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Notice

Self-Regulatory Organizations; Notice of Filing and Order Granting Accelerated Approval of Proposed Rule Change by the Philadelphia Stock Exchange, Inc. Relating to the Permanent Approval of the Elimination of Position and Exercise Limits for FLEX Equity Options

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Start Preamble January 18, 2000.

Pursuant to Section 19(b)(1) of the Securities Exchange Act of 1934 (“Exchange Act” or “Act”),[1] and Rule 19b-4 thereunder,[2] notice is hereby given that on January 4, 2000, the Philadelphia Stock Exchange, Inc. (“Phlx” or “Exchange”) filed with the Securities and Exchange Commission (“SEC” or “Commission”) the proposed rule change as described in Items I and II below, which Items have been prepared by the Phlx. The Commission is publishing this notice to solicit comments on the proposed rule change from interested persons.

I. Self-Regulatory Organization's Statement of the Terms of Substance of the Proposed Rule Change

Phlx requests permanent approval for the elimination of position and exercise limits [3] on Flexible Exchange Options on equity securities (“FLEX equity options”).

II. Self-Regulatory Organization's Statement of the Purpose of, and Statutory Basis for, the Proposed Rule Change

In its filing with the Commission, the self-regulatory organization included statements concerning the purpose of and basis for the proposed rule change and discussed any comments it received on the proposed rule change. The text of these statements may be examined at the places specified in Item III below. The self-regulatory organization has prepared summaries, set forth in Sections A, B, and C below, of the most significant aspects of such statements.

A. Self-Regulatory Organization's Statement of the Purpose of, and Statutory Basis for, the Proposed Rule Change

1. Purpose

The Phlx requests permanent approval of the pilot program eliminating position and exercise limits on FLEX equity options. FLEX equity options at the Phlx have been trading since January 1998.[4] The Commission approved the elimination of position and exercise limits on FLEX equity options, on a two-year pilot basis, concurrently with the approval of the trading of FLEX equity options.[5]

In addition to eliminating position and exercise limits, the pilot program required that a member or member organization (other than a Specialist or Registered Options Trader) report to the Exchange information for each account that maintains a position on the same side of the market in excess of the position limit established pursuant to the applicable exchange rule for Non-FLEX Equity options of the same class. The report included information regarding the FLEX Equity option position, positions in any related instrument, the purpose or strategy for the position, and the collateral used by the account.[6]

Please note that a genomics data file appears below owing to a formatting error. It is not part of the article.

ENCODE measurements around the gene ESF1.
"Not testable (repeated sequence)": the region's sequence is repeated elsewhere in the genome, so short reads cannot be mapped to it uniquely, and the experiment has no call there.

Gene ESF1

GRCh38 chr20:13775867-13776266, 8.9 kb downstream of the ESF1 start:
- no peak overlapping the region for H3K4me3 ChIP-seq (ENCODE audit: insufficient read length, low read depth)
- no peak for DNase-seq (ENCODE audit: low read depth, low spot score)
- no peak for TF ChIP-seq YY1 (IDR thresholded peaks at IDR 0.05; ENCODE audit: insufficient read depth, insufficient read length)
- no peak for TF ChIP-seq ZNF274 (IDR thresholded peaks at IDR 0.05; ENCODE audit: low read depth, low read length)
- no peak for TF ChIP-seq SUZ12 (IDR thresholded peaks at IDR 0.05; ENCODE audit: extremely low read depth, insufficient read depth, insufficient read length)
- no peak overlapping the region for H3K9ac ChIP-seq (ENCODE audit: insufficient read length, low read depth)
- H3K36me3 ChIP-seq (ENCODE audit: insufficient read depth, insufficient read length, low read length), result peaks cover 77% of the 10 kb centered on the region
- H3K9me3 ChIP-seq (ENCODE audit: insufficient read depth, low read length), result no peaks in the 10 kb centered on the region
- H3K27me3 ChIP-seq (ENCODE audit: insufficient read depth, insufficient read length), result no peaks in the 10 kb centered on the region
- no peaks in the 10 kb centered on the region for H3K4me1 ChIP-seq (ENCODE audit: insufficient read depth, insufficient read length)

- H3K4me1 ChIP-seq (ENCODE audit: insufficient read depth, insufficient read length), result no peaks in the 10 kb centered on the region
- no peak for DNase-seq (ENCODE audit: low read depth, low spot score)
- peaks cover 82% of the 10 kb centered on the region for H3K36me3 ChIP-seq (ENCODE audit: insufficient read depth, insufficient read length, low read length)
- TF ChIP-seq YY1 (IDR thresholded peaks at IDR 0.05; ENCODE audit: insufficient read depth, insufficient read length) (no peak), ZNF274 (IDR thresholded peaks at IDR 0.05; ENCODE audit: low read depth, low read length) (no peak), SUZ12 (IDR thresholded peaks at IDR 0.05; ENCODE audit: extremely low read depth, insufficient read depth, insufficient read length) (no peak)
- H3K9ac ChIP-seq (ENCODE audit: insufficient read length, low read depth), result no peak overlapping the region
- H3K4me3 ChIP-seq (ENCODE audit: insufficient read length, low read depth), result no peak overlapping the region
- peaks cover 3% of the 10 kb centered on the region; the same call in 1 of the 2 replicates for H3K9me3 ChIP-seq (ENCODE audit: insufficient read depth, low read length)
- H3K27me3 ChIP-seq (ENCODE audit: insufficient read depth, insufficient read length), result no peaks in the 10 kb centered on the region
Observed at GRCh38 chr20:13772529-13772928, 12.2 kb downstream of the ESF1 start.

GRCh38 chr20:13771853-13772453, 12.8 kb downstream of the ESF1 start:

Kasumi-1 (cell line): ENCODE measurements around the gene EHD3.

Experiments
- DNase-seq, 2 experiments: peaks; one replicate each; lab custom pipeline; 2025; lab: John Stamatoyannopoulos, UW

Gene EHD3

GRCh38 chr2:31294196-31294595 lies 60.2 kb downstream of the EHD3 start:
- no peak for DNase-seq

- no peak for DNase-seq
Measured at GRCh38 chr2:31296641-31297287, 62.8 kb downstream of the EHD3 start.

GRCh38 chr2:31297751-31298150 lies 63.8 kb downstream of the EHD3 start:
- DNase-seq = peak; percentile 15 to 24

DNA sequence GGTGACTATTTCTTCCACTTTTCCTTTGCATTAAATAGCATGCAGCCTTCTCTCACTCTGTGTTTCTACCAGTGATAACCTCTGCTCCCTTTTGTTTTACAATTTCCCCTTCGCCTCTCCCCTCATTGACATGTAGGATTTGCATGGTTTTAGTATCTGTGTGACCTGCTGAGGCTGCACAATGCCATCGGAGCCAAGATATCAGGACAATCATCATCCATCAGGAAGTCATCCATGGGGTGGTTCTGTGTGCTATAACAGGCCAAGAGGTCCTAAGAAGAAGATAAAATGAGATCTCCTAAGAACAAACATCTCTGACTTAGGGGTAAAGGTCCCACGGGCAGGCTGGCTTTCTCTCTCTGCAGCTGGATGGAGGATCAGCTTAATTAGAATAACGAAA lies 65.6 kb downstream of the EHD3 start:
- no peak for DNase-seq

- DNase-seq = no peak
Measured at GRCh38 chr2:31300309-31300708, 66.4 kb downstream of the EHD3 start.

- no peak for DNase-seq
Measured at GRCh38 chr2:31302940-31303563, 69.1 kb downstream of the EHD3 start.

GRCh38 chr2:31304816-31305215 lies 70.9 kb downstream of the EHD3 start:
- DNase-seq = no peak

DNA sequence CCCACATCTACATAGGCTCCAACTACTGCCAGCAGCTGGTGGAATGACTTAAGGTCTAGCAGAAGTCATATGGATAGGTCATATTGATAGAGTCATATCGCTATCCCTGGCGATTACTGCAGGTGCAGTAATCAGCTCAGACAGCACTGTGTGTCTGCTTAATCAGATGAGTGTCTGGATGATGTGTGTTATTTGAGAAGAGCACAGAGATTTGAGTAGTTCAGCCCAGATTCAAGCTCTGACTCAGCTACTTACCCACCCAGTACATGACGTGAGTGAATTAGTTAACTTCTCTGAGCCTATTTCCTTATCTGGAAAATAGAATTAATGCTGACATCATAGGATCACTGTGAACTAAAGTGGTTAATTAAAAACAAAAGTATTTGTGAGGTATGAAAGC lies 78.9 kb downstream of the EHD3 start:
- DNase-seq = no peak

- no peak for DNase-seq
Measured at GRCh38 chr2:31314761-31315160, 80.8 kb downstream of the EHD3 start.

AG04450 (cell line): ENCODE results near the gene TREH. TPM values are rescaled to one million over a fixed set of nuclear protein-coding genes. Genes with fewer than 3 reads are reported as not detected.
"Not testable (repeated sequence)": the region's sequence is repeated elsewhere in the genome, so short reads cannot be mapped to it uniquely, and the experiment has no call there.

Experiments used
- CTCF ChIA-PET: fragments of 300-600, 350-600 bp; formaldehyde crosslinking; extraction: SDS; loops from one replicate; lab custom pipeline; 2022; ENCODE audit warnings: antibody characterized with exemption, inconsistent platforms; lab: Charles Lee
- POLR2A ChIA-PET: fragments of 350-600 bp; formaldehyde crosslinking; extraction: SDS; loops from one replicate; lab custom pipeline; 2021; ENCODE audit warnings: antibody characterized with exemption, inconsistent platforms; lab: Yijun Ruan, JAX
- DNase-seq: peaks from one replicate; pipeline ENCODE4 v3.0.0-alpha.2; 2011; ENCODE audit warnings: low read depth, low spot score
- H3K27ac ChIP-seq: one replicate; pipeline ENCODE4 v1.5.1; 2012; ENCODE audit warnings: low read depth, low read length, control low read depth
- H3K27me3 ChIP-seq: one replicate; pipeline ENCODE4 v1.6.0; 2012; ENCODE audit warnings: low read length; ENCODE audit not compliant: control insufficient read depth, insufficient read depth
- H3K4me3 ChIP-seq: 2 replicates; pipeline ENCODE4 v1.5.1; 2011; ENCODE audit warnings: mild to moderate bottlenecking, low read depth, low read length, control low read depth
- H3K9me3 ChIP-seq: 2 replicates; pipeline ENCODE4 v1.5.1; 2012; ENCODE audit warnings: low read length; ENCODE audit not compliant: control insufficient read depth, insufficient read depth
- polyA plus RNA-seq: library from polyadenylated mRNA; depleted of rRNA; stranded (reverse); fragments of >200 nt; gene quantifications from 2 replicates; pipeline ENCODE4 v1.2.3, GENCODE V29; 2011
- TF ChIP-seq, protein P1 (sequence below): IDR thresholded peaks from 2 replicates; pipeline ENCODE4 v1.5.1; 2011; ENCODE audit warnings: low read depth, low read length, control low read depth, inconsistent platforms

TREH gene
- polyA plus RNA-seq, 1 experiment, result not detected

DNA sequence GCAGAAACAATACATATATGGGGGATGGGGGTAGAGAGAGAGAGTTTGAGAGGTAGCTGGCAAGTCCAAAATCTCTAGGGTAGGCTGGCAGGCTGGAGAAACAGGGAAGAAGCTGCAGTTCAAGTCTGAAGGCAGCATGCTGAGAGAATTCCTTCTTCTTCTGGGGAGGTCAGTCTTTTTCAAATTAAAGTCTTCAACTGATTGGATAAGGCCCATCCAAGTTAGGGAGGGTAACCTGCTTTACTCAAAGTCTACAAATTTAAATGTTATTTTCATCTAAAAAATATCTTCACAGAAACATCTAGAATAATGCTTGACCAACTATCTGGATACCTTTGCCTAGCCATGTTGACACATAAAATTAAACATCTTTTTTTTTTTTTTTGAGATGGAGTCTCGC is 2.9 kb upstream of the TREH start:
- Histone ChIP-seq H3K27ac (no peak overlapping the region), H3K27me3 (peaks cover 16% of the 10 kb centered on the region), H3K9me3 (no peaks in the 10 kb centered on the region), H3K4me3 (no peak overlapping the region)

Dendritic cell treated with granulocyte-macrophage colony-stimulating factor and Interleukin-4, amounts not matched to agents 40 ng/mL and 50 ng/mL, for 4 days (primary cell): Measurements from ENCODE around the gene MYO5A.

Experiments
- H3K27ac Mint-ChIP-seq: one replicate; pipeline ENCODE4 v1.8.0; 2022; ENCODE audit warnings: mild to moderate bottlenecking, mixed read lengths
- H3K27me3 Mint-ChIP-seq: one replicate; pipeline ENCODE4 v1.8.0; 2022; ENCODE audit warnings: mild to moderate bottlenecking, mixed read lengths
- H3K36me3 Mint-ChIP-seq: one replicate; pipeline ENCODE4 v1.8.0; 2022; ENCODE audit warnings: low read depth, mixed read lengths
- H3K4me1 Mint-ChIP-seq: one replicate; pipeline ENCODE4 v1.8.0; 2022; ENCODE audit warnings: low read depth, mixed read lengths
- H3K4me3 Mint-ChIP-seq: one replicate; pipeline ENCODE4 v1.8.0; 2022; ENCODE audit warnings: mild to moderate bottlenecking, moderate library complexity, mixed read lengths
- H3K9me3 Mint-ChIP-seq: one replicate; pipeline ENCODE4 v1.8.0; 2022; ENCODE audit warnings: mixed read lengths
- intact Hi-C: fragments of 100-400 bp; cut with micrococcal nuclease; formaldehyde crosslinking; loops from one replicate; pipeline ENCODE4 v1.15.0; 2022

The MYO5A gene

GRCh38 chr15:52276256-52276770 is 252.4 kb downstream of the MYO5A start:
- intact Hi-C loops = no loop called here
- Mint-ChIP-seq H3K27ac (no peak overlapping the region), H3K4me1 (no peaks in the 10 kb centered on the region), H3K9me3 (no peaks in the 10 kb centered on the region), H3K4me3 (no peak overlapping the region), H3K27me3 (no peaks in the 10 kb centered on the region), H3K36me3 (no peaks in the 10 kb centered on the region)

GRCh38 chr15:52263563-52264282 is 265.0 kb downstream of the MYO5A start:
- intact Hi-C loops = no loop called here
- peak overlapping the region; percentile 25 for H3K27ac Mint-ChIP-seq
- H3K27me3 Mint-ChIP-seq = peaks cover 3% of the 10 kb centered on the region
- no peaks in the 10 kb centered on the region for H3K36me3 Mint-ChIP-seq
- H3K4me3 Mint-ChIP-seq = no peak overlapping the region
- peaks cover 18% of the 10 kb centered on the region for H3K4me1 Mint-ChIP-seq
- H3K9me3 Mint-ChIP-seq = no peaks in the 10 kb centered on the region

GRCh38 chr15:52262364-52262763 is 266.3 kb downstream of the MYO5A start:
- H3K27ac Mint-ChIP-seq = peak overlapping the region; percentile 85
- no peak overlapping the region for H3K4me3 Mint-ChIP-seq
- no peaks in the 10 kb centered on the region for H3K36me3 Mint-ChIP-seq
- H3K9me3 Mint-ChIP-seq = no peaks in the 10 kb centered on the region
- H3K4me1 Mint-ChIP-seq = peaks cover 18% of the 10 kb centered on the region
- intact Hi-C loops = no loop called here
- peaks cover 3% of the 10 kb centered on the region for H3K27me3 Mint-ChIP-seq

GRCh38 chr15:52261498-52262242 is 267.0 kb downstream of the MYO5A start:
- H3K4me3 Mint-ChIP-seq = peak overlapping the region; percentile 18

Furthermore, the Commission, in its order approving the pilot program, required the Exchange to submit a report containing a description of: (i) the types of strategies used by FLEX Equity options market participants and whether FLEX Equity options are being used in lieu of existing standardized equity options; (ii) the type of market participants using FLEX Equity option both before and during the pilot program, including how the utilization of FLEX Equity options has changed; (iii) the average size of FLEX Equity option contracts both before and during the pilot program, the size of the largest FLEX Equity option contract on any given day both before and during the pilot program, and the size of the largest FLEX Equity option held by any single customer/member both before and during the pilot program; and (iv) any impact on the prices of underlying stocks during the establishment or unwinding of FLEX positions that are greater than three times the standard position limit. Phlx filed its report, which will be discussed below, on July 15, 1999.

2. Statutory Basis

The basis under the Act for the proposed rule change is the requirement under Section 6(b)(5) [7] that an Exchange have rules that are designed to promote just and equitable principles of trade, to remove impediments to, and perfect the mechanism of a free and open market and, in general, to protect investors and the public interest.

B. Self-Regulatory Organization's Statement on Burden on Competition